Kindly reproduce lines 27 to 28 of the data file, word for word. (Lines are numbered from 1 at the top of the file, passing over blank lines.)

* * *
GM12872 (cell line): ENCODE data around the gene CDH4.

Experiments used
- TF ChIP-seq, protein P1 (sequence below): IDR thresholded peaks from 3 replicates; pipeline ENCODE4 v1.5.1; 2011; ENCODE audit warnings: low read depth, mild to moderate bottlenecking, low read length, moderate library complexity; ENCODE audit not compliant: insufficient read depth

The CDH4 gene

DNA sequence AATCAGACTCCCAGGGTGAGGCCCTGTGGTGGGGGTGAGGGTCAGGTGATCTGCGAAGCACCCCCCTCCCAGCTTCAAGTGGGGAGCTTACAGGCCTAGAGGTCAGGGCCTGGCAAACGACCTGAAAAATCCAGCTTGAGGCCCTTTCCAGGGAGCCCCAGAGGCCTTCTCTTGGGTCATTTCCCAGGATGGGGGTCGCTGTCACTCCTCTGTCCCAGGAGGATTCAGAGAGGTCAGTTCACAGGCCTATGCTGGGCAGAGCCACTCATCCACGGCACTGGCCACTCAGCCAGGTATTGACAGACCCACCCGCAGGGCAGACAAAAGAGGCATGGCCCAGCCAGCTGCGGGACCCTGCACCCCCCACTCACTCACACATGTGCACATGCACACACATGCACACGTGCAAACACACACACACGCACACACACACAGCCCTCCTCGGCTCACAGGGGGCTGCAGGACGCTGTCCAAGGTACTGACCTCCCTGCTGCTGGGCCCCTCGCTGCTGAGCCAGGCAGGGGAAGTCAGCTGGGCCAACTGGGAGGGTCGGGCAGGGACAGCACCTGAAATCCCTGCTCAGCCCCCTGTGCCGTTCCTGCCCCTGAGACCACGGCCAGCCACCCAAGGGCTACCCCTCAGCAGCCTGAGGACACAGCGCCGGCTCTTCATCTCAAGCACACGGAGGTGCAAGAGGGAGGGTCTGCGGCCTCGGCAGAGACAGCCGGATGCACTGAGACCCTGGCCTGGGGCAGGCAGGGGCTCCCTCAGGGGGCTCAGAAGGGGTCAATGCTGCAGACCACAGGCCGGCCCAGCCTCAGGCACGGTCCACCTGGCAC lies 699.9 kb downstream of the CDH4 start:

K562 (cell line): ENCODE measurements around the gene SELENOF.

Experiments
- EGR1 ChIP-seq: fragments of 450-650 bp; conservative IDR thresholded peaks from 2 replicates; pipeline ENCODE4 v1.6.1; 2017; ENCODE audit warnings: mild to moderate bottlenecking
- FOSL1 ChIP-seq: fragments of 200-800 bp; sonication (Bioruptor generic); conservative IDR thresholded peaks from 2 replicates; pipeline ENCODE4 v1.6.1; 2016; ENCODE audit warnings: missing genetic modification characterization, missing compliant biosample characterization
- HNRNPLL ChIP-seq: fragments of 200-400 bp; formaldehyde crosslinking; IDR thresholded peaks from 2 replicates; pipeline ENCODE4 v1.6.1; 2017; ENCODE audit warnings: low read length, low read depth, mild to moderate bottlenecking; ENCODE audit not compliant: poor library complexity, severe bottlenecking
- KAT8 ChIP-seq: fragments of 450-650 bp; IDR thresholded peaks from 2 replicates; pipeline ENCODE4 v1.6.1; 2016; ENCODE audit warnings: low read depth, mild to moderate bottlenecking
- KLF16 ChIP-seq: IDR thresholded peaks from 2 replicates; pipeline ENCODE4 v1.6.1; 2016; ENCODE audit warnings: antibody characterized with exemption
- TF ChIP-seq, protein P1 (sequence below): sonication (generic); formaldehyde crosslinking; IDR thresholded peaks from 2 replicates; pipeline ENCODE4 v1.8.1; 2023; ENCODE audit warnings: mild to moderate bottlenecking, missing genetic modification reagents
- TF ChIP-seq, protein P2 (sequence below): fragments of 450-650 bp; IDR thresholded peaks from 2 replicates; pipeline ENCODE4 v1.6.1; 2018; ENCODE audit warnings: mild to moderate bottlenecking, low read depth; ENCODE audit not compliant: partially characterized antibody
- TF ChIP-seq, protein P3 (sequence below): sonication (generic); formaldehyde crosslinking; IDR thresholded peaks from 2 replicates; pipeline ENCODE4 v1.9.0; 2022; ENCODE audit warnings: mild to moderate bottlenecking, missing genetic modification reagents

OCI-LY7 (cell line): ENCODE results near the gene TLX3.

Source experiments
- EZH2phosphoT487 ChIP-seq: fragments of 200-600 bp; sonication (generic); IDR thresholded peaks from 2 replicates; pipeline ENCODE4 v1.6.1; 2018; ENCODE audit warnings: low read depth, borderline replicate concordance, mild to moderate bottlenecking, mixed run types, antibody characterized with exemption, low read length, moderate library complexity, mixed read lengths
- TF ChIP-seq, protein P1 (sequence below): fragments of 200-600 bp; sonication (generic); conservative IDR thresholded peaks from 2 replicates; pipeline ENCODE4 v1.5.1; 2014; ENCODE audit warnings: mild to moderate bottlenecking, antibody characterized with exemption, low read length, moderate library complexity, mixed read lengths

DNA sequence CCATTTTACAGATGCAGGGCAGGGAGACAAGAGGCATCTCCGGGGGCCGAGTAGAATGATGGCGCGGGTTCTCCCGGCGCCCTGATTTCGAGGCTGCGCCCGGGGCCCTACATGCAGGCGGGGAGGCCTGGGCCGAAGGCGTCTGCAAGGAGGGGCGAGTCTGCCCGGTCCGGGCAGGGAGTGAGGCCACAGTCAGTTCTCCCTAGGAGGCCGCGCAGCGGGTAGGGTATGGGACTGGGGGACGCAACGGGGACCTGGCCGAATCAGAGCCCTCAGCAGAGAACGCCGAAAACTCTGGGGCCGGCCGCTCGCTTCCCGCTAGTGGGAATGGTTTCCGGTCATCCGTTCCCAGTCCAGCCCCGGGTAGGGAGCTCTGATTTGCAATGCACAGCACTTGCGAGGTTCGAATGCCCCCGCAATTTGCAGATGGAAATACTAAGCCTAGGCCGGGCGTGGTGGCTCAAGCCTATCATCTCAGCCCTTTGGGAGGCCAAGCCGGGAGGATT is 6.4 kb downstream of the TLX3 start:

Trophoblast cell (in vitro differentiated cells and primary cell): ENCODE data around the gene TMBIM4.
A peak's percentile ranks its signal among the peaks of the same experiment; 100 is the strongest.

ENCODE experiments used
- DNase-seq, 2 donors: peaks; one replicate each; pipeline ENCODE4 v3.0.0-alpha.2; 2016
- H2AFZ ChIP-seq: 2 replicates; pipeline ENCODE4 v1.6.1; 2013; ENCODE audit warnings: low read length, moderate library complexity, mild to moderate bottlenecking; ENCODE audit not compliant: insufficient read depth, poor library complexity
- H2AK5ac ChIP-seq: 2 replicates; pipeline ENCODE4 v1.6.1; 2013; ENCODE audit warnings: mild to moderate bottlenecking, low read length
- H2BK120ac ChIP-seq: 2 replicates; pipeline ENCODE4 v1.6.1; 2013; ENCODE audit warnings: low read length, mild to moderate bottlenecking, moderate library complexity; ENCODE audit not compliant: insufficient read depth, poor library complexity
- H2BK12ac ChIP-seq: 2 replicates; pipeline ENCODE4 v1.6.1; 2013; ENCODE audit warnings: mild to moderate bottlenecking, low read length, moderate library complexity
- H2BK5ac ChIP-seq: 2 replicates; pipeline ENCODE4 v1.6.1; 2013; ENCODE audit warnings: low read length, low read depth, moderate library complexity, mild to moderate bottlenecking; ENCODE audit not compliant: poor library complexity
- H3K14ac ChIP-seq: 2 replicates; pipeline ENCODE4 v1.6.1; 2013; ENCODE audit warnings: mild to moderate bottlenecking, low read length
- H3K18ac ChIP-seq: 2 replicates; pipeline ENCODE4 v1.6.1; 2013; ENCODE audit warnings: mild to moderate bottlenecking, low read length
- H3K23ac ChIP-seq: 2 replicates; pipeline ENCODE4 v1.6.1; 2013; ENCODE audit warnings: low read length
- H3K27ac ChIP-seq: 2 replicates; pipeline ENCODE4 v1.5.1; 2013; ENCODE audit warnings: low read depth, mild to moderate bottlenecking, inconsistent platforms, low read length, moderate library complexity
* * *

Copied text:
- H2BK120ac ChIP-seq: 2 replicates; pipeline ENCODE4 v1.6.1; 2013; ENCODE audit warnings: low read length, mild to moderate bottlenecking, moderate library complexity; ENCODE audit not compliant: insufficient read depth, poor library complexity
- H2BK12ac ChIP-seq: 2 replicates; pipeline ENCODE4 v1.6.1; 2013; ENCODE audit warnings: mild to moderate bottlenecking, low read length, moderate library complexity